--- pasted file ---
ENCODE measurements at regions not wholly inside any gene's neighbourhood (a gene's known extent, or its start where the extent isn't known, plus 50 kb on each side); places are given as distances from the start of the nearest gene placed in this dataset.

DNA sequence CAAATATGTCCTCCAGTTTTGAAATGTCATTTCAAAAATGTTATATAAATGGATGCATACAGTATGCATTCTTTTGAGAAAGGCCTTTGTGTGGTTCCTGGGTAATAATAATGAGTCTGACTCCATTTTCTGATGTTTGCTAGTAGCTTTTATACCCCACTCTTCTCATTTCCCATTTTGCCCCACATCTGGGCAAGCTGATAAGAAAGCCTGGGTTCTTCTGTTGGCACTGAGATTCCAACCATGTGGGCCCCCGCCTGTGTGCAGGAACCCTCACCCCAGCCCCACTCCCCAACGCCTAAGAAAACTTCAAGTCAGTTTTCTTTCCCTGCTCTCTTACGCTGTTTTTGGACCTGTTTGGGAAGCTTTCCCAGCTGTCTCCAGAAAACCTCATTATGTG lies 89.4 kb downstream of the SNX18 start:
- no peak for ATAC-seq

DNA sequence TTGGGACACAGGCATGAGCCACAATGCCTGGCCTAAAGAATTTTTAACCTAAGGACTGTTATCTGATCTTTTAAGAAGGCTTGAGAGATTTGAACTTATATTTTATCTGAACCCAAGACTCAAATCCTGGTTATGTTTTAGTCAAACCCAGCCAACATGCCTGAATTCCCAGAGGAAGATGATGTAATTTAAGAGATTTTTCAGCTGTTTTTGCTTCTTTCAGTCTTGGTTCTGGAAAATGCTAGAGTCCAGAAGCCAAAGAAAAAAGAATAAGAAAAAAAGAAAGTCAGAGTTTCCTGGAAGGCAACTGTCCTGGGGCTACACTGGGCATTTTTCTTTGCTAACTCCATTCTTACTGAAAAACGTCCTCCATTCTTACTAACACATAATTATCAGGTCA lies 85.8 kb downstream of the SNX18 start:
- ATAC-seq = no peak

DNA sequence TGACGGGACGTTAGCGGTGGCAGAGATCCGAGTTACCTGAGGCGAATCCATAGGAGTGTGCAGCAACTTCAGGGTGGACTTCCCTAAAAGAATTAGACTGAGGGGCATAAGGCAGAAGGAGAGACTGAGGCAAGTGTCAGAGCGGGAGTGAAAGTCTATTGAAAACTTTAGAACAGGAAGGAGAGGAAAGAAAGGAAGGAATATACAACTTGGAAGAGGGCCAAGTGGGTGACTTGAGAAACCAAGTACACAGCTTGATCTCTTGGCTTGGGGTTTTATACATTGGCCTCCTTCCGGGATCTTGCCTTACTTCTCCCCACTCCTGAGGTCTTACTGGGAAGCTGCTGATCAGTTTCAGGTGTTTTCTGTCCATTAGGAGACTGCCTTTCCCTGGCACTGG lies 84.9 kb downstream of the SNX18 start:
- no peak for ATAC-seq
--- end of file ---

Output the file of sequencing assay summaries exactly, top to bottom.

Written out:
ENCODE measurements at regions not wholly inside any gene's neighbourhood (a gene's known extent, or its start where the extent isn't known, plus 50 kb on each side); places are given as distances from the start of the nearest gene placed in this dataset.

DNA sequence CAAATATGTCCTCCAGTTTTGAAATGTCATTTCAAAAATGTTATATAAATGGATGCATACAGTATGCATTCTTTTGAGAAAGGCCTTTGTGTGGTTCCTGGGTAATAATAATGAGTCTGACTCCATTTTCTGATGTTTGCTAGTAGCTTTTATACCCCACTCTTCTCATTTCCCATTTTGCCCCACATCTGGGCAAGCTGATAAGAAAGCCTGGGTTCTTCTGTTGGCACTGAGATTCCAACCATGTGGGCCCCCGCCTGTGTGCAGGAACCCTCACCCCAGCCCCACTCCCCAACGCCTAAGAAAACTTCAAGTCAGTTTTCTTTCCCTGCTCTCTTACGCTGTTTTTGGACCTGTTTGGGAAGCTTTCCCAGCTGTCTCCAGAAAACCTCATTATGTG lies 89.4 kb downstream of the SNX18 start:
- no peak for ATAC-seq

DNA sequence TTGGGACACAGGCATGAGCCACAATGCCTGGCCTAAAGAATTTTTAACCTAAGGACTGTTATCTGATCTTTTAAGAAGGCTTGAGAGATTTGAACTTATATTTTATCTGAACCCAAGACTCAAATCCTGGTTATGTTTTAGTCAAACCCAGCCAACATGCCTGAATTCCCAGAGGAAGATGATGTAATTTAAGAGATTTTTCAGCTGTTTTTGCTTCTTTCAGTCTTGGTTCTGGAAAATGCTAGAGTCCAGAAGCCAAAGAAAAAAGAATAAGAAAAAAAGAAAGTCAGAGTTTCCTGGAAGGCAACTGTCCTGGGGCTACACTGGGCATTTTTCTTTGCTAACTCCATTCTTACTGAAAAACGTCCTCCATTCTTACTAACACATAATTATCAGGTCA lies 85.8 kb downstream of the SNX18 start:
- ATAC-seq = no peak

DNA sequence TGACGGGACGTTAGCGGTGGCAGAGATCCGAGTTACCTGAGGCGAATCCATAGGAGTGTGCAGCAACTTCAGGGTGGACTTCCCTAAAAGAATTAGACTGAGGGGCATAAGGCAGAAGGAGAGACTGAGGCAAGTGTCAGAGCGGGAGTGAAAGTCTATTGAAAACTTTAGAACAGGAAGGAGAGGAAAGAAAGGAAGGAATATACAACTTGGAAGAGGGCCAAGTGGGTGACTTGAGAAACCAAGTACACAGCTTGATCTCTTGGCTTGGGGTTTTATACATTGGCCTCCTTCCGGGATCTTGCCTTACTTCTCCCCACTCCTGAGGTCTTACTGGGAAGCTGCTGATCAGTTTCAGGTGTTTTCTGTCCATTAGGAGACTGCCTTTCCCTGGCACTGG lies 84.9 kb downstream of the SNX18 start:
- no peak for ATAC-seq